I think it is good to add zstd and a rebuilt squashfs-tools to my 14.2 repository, just for this requirement (creation of a Live ISO with zstd compression will still be inpossible on Slackware 14.2).

Returning to your question: the ‘’ script should have produced a working bootable USB stick for you.
Did the script produce any errors while it was running?
Can you provide the *exact* commandline you have used to copy the ISO contents to your USB stick?
What does “blkid” show you for the partitions of the USB stick?
What does “fdisk -l” show about that USB stick?

Pingback from Links 10/9/2018: Nano 3.0, Nextcloud 14, Elive 3.0 and Git 2.19 Released | Techrights
Posted: September 11, 2018 at 01:27

[…] liveslak-1.3.0 with speed improvements […]

Comment from Ricardo J. Barberis
Posted: September 11, 2018 at 05:47

Nice additions to liveslak, and very interesting discussions.

I’m commenting just to subscribe and not to miss more comments 🙂

Comment from Alex
Posted: September 11, 2018 at 13:42

Hi Eric,
first of all: Thanks again!
I ran into the problem with -c on 14.2, that you describe.
Command line:

sh -i slackware64-live-plasma5-current.iso -o /dev/sdc -c 70%

// Last few lines of output:
Writing superblocks and filesystem accounting information: done

tune2fs 1.43.1 (08-Jun-2016)
Setting maximal mount count to -1
Setting interval between checks to 0 seconds
Setting reserved blocks percentage to 0% (0 blocks)
— Copying ‘/home’ from LiveOS to container…
Filesystem uses unknown compression, this is unsupported by this version
Decompressors available:

Result: USB stick is not bootable.
Everything works just fine without -c or when I use dd to create the stick, except that I don’t have an encrypted /home, then, of course. 😉

Comment from Alex
Posted: September 11, 2018 at 13:46

Addition to my previous post:
zstd and a rebuilt squashfs-tools package for 14.2 would be much appreciated!

Comment from alienbob
Posted: September 11, 2018 at 14:23

Alex, those 14.2 packages are already available in my repository.
After installing/upgrading those two packages, the “-c” parameter will work as expected for you.

A liveslak ISO based on Slackware 14.2 on the other hand, will still *not* work because the older kernel does not support sztd in squashfs and therefore is unable to mount the squashfs modules into a filesystem.

Comment from Alex
Posted: September 12, 2018 at 03:04

Thanks, Eric: With the two updated packages it works great and I am writing this from Slackware Live Edition with LUKS encrypted /home.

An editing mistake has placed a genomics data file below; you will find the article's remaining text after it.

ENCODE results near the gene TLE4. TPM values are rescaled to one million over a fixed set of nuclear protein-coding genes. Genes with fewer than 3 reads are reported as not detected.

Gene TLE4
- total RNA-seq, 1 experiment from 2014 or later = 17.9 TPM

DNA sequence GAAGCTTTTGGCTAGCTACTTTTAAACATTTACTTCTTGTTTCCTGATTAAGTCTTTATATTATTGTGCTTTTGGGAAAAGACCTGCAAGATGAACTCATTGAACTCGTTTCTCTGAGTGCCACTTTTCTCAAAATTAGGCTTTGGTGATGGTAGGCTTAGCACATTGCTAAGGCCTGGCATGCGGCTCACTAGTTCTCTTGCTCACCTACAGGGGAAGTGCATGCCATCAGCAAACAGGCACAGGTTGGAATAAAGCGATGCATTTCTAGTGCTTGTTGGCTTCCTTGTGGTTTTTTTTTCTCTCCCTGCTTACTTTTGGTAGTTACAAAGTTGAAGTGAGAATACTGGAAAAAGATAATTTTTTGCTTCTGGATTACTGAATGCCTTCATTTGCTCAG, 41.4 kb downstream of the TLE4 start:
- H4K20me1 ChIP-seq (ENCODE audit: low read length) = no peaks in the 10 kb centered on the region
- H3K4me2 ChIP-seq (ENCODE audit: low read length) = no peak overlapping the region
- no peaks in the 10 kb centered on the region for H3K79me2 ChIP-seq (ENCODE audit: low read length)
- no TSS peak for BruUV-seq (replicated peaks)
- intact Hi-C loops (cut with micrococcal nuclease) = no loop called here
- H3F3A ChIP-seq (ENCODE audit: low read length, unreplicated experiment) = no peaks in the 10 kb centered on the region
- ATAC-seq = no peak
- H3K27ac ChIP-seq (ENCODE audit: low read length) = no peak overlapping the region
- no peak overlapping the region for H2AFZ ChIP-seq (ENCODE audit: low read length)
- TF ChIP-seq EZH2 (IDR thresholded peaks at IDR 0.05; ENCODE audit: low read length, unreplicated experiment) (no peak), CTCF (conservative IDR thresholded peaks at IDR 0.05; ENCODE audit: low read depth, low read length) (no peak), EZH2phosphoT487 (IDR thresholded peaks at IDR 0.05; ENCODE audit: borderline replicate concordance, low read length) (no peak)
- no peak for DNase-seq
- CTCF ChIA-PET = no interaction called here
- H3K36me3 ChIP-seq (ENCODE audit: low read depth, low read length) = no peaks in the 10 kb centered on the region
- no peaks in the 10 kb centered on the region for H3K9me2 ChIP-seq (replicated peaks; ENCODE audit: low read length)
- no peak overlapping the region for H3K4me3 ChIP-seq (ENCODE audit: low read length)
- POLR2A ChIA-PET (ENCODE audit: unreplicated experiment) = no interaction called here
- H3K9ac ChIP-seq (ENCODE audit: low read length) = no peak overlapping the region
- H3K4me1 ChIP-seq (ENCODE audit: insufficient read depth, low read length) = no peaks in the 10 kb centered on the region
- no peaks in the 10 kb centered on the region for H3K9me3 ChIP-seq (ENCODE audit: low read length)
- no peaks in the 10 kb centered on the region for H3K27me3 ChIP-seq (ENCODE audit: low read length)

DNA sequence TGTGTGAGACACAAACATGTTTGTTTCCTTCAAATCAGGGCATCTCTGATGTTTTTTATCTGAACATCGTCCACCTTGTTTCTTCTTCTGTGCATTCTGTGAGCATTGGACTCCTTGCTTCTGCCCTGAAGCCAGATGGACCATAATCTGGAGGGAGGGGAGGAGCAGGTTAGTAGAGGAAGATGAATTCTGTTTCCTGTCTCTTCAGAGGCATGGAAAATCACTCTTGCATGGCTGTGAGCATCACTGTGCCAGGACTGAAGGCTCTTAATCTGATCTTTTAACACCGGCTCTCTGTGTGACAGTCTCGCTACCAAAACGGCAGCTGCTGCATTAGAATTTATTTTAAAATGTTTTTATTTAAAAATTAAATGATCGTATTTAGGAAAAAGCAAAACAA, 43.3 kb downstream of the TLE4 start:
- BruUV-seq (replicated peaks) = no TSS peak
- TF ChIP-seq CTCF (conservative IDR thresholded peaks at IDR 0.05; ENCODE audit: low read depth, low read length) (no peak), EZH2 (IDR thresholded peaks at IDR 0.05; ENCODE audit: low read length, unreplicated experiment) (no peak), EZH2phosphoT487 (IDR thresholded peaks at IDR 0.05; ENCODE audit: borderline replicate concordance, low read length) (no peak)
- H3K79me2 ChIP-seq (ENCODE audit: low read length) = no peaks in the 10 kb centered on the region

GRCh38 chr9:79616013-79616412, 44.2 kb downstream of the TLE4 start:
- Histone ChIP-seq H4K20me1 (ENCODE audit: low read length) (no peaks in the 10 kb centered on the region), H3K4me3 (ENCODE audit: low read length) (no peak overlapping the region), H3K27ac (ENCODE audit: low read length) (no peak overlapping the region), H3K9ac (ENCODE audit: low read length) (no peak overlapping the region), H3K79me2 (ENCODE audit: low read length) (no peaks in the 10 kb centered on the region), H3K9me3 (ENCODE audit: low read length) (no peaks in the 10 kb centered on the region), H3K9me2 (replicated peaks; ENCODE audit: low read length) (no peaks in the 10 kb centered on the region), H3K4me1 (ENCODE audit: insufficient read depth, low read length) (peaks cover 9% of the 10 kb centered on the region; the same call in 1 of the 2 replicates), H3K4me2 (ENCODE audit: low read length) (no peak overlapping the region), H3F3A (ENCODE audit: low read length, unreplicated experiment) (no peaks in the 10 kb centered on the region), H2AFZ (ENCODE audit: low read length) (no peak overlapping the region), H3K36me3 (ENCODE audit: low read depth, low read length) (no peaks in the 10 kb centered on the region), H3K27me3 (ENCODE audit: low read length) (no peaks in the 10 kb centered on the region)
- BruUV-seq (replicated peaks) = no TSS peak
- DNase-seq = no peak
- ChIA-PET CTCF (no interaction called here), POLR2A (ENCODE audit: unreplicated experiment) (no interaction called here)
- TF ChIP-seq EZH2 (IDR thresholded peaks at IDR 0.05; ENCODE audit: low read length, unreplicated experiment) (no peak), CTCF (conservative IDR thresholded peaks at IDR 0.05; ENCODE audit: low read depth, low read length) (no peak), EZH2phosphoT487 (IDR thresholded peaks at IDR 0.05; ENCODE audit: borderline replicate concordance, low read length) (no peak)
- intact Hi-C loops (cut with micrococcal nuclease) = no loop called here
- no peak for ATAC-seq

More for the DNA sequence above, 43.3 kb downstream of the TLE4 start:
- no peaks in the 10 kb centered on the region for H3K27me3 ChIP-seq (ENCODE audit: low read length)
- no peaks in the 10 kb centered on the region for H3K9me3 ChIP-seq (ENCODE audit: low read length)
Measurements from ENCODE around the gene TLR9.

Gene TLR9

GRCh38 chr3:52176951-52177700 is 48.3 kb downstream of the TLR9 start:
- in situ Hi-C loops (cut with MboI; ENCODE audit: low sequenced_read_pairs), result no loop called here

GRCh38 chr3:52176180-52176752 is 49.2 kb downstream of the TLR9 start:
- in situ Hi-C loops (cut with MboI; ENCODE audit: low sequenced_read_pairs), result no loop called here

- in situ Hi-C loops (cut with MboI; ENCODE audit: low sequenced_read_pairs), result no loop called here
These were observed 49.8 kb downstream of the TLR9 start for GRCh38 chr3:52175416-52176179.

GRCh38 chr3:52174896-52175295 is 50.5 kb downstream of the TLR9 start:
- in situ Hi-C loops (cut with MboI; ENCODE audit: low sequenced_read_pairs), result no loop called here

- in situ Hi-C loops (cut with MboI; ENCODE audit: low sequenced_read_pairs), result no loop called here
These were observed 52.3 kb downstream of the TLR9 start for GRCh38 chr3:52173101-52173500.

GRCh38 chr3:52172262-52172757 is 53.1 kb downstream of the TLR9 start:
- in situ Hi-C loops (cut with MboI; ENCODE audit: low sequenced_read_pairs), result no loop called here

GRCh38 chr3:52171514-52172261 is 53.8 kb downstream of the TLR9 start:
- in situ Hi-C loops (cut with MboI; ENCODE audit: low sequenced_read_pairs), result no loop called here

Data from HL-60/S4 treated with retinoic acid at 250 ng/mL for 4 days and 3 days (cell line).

As you write, the boot time is noticeably shorter than with previous versions.

Comment from Emmanuel Roque
Posted: September 12, 2018 at 03:08

Hi Eric.
Thank you for your answer, I misunderstood what you wrote on your post and I was trying to use the -c option on Slackware 14.2, that’s why it didn’t work, sorry, my mistake. I downloaded the zstd and squashfs-tools packages from your 14.2 repository and I made a bootable USB Stick, however, it does not work properly on every computer. I first used the USB on an older Dell Desktop computer, and after selecting “Start Slackware-Live …” on the boot menu, the computer restarts to the same screen, the second time it loads the system properly and everything works flawlessly , but on my laptop (Dell Inspiron 7567), after selecting “start Slackware-Live …” the computer just reboots, and this cycle continues, so I’m unable to boot on my laptop. Secure boot is disabled on the BIOS. Any ideas about how can I fix this?

Thanks again in advance.

Comment from Luke
Posted: September 12, 2018 at 16:28

Thanks so much for all your work! I can’t wait to test this. Did I see something on the LQ forums about Patrick potentially removing KDE from Slackware 15 in favor of XFCE, similar to what happened with GNOME after Slackware 10? Do you think this is likely to happen?

Comment from alienbob
Posted: September 12, 2018 at 17:15

Luke, KDE4 has been out of support for two years now, except for the kdelibs package but that too has not received any bugfix update since December 2017.
It is safe to say that we will say good-bye to KDE4.

XFCE is already part of Slackware, so this is not a question of replacing KDE4 with XFCE. Plasma5 is the logical candidate to replace KDE4.